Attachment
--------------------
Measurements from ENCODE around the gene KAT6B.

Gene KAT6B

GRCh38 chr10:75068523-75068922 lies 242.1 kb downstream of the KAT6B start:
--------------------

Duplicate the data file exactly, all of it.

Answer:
Measurements from ENCODE around the gene KAT6B.

Gene KAT6B

GRCh38 chr10:75068523-75068922 lies 242.1 kb downstream of the KAT6B start: